Despite Mr. Rao’s commentary, Airways News projects that the 737 MAX 8 (or MAX 200 for low cost carriers [LCCs]) will continue to hold an economic advantage over the A320neo. The A320neo currently has more firm orders than the 737 MAX 8 by a ratio of 2,484 to 1,952 but the latter aircraft has outsold the A320neo since it was launched, and Airways News eventually projects that the 737 MAX 8 will outsell the A320neo.

Family Success

However, despite Boeing’s edge in what the Chicago-based airframer has described as “the heart of the [narrowbody] market,” the Airbus A320neo family will likely outsell the 737 MAX over the long run, eventually stabilizing at a market share of 55-57%. The rationale comes from the dominant superiority of the A321neo versus the 737 MAX 9, which it has outsold by a ratio of 724 to 212. The 737 MAX 7 and A319neo have sold 55 and 49 copies respectively and are effectively irrelevant to the long run future of either program. But the A321neo represents a real advantage for Airbus, to such a degree that Boeing will likely be forced to launch a 757 successor.

Airways News is less confident than Boeing that the narrowbody market will be centered on the 737-800/A320 sized aircraft over the next 20 years. The trend in commercial aviation since the 1960s is a near continual increase in the size of the average mainline narrowbody aircraft; ranging from the Douglas DC-9-10/20 to the, Boeing 737-300 and McDonnell Douglas MD-81/82, to the A320 and 737-800 in the present day. The world’s aviation infrastructure is finite and increasingly embroiled in regulatory snafus (the Middle East excepted), and Asian markets in particular will need to up-gauge service in several markets in order to capture the growth in that continent’s middle class. It’s not unforeseeable that Airbus sells 2,500 copies of the A321neo over the next 15 years while Boeing trails with 1,250 737 MAX 9s and however many 757 replacement aircraft it can sell in the last four or five years of that window.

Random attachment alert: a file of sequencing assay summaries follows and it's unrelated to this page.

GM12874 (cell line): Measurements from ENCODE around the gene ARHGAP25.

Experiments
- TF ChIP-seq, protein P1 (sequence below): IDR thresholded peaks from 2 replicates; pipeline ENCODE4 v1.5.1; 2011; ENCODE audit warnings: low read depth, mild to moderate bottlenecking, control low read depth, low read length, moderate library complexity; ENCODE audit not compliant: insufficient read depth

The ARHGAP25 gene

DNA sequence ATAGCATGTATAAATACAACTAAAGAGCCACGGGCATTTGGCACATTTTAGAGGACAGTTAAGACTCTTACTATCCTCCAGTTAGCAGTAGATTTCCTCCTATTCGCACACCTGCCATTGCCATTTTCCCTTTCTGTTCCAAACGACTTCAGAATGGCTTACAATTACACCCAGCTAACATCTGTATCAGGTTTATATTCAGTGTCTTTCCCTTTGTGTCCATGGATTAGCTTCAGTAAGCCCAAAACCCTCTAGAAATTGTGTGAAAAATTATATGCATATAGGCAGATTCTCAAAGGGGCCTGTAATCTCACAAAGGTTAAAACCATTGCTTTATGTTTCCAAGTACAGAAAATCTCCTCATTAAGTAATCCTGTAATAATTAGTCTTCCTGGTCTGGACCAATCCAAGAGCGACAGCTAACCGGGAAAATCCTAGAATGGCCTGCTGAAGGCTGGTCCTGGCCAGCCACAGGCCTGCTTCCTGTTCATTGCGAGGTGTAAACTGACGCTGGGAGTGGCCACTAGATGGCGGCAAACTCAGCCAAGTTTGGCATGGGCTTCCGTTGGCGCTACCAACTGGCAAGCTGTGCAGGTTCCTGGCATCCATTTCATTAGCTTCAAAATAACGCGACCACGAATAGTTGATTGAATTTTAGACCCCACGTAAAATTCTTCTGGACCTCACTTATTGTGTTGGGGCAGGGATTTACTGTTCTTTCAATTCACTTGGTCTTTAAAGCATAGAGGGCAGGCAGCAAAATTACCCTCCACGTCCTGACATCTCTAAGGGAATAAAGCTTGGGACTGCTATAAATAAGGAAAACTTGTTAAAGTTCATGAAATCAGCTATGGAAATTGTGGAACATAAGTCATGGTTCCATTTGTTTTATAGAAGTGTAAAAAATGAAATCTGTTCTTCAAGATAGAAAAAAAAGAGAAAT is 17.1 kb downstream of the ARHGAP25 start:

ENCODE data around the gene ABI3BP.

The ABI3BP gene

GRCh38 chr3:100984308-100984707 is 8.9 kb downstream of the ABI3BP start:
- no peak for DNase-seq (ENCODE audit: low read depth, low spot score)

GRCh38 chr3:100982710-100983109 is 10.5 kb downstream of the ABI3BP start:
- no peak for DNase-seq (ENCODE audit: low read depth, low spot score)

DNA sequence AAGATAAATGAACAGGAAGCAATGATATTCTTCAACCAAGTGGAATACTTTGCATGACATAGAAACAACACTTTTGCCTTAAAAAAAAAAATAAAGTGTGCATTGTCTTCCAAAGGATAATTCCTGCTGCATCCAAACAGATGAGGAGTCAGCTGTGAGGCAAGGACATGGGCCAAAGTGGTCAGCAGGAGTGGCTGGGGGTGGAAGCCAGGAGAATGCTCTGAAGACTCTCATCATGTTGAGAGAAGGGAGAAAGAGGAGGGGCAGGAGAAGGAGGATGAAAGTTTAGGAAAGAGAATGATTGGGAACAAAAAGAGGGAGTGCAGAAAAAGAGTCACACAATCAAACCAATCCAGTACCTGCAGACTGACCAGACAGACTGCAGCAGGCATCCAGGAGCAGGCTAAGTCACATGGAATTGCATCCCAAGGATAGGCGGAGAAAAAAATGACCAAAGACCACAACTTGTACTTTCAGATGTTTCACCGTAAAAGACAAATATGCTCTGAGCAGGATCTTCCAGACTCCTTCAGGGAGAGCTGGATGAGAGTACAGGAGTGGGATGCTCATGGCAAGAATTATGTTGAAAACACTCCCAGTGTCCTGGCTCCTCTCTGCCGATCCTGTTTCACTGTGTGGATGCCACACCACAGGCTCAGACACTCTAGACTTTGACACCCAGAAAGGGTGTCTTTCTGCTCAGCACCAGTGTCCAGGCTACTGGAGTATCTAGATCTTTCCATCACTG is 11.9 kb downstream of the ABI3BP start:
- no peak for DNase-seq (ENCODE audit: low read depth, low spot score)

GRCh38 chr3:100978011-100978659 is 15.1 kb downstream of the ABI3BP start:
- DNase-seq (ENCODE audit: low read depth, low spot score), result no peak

Airbus’ Greatest Triumph

Airbus’ control of the largest narrowbody segment underscores the remarkable success of the entire A320neo family of aircraft. Indeed, the A320neo, not the A350 or the troubled A380, is the greatest achievement for Airbus in the last 26 years (since the launch of the A320ceo) or perhaps even the 47-year history of the company. The A350 and A330neo were responses to the success of the Boeing 787 and the A380 was a prestigious project to be sure, but was plagued by delays and received tepid response from the market. But with the A320neo, Airbus finally seized control of the strategic dynamics of the large commercial aircraft, and it is poised to maintain substantial leadership in the narrowbody sector for at least one development cycle.